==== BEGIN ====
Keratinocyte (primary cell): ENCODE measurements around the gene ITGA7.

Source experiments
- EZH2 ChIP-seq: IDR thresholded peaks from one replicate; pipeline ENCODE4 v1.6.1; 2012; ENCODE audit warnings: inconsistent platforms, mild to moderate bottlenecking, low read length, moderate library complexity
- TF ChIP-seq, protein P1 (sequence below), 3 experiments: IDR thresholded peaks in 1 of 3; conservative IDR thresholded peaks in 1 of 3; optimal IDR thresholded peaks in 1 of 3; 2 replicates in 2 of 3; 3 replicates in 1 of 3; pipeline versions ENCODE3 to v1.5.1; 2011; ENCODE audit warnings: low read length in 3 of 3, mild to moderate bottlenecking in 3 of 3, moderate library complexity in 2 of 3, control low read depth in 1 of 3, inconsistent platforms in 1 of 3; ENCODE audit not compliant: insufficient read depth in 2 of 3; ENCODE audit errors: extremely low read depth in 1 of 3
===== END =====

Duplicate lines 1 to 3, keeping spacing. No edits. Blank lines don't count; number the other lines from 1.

Keratinocyte (primary cell): ENCODE measurements around the gene ITGA7.

Source experiments
- EZH2 ChIP-seq: IDR thresholded peaks from one replicate; pipeline ENCODE4 v1.6.1; 2012; ENCODE audit warnings: inconsistent platforms, mild to moderate bottlenecking, low read length, moderate library complexity